Anti/Villain

Anti/Villain
Stop Killing the Foozle!

Rowan Kaiser | 13 Jul 2010 13:00
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Imagine a game without a final boss. Not just a strategy game or a social game or something that usually doesn't have a boss. I'm talking about a game which has combat, a fictional story, and doesn't include a climactic battle with an archvillain. I'm talking Mario without Bowser, Zelda without Ganon, Final Fantasy without an evil mind-controlling, genetically engineered, time-traveling sorceress/alien from another dimension, Half-Life without that weird giant mouth thing, or Castlevania without Dracula. I'm talking about a game where the designers had the opportunity to portray an act of violence against a villain at the end of their game, and deliberately chose a different approach. I'm talking about Ultima IV and VI, and not much else.

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These days, it's pretty much unthinkable to have a story-based game with combat that doesn't include a big boss at the end. Back in those days, 1985 and 1990, respectively, it was extremely rare as well. The first three Ultima games included a normal batch of big bosses: an evil wizard, an evil witch, and their spawn, a demonic inhuman named Exodus. Other RPGs and action games of the era all included final confrontations with supervillains like Metroid's Mother Brain or Wizardry's Werdna. Ultima III gave some indication of the series' future by making Exodus unkillable in combat, only defeatable through puzzle-solving, but regardless, your success in the game was still based on a final act of violence.

It may have been rare in the 1980s, but it wasn't unthinkable. "Scorpia," Computer Gaming World's queen of RPGs, coined the semi-derogatory term "Foozle" to refer to the big boss of roleplaying games. Games with simplistic plots were derided as "Kill-the-Foozle" quests. Yet these days, Kill-the-Foozle is the default.

What does that say about games, or worse, what does it say about gamers? The immediate reaction - that maybe having a strong villain makes for better games - doesn't fly given that the Ultima series in general, and these two incarnations of it in particular, are amongst the greatest RPGs of all time. Ultima IV takes the entire concept of heroism in games and subverts it by asking the player to embody each of eight virtues (Justice, Honesty, etc.) as the "Avatar." While this could have been viewed as an academic exercise or a novelty, Ultima VI takes the no-Foozle concept and expands upon it to tell a fascinating story.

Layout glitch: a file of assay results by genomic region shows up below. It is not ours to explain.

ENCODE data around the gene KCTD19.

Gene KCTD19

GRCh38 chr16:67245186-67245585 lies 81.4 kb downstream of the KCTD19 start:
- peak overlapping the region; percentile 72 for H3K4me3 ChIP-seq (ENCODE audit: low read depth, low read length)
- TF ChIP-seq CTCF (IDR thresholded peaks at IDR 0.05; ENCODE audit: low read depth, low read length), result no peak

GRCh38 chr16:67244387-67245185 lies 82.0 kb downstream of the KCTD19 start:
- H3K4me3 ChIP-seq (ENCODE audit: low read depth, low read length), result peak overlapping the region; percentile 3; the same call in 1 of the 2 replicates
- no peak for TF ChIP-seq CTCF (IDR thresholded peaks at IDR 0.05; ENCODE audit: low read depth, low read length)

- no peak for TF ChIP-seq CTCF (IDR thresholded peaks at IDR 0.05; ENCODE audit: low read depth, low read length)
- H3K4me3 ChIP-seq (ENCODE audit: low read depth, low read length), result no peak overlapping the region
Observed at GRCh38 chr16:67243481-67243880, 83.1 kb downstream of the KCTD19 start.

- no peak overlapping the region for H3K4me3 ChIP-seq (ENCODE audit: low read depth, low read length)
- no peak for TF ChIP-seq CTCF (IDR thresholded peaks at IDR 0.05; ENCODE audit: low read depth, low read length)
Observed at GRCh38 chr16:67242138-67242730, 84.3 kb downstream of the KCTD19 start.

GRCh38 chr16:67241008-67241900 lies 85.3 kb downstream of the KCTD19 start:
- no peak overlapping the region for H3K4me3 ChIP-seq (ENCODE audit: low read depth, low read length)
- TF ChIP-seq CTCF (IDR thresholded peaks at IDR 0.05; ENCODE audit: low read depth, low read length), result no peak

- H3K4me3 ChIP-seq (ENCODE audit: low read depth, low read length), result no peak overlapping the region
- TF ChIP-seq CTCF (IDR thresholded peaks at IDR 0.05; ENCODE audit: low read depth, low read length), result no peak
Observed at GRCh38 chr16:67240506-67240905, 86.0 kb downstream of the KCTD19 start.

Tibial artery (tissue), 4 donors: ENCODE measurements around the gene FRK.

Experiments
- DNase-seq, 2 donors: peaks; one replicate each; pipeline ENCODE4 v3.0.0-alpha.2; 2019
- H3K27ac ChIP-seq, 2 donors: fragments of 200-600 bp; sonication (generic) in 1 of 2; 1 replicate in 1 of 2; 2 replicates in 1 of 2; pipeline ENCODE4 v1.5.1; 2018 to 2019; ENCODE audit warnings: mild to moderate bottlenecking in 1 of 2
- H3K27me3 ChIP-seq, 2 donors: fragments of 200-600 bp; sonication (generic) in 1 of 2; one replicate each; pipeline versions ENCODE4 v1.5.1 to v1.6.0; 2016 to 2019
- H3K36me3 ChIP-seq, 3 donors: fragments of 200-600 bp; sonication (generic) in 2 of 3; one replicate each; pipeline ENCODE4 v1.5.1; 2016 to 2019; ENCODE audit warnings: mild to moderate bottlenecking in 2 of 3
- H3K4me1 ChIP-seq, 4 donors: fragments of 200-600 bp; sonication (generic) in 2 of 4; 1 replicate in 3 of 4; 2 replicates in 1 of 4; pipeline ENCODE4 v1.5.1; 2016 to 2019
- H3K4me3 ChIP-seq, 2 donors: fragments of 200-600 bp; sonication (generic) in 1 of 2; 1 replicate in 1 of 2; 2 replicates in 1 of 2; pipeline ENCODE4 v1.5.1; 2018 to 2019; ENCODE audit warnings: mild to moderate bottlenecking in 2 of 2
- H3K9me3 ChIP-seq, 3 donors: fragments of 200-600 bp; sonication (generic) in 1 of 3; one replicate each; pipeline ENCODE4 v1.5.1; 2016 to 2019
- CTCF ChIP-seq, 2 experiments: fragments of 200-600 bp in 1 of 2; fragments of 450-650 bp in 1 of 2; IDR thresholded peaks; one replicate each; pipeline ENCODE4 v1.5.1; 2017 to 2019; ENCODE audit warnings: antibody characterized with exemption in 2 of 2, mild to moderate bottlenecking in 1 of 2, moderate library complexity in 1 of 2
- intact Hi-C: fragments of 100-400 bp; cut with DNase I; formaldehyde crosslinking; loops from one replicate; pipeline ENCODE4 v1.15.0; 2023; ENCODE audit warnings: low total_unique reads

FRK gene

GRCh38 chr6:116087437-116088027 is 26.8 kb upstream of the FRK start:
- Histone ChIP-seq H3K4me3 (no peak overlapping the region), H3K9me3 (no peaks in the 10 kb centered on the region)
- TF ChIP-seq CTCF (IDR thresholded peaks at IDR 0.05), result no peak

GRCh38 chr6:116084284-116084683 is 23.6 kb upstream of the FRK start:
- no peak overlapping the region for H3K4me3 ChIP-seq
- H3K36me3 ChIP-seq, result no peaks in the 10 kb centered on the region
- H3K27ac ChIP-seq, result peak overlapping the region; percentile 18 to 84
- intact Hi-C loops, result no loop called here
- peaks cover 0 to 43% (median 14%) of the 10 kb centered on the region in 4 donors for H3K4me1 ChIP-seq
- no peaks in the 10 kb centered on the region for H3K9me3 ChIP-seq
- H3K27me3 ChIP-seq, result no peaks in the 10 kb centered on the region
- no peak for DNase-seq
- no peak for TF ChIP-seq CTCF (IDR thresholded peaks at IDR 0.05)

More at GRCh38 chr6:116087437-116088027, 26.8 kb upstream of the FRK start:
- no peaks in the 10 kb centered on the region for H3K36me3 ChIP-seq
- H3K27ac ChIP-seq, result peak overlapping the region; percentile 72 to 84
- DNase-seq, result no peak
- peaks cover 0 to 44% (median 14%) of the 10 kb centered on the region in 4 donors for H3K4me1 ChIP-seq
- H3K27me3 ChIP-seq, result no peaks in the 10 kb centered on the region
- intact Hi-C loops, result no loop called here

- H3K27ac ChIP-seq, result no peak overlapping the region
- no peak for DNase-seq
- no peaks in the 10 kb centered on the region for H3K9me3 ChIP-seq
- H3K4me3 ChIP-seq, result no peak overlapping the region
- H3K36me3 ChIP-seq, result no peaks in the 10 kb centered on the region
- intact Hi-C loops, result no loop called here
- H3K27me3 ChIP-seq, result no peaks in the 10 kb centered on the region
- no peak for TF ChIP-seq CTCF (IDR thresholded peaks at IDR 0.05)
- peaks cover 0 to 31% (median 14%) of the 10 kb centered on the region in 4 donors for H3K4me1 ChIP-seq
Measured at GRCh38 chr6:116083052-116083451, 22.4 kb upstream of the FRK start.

The kingdom of Britannia, the setting of the Ultima series, is being attacked by gargoyles from the underworld. In a more conventional game, you'd fight off a few attacks, run into an evil wizard or the like controlling the gargoyles, and then defeat his nefarious plot to destroy the world in a final battle. In Ultima VI, the Avatar learns his enemies' language, earns their trust, and concludes the game with a peace treaty. This narrative is musically embodied in the end of the game with a beautiful little tune that combines the main themes of both the humans and the gargoyles into a single song - no rocking boss music.

Ultima VI is a classic game with a strong narrative, built around conversation and exploration with as much combat as you desire. It ends not with victory through force of arms, but peace through understanding and diplomacy. Few games since these two Ultimas have allowed you alternative means to finish the story. Famously, it was possible to finish Fallout without firing a shot, but some mechanism was required to kill the villainous "Master" who served as its Foozle. Some games offer semi-puzzles during the Foozle fight - like destroying the machines which make the antagonist invincible, or shooting arrows into a mirror to bypass an enemy's defense - but they still feature a prominent Foozle. Ultima showed that it was possible to not have a big bad at the end of a game - so what happened? Why aren't there other games continuing that trend?

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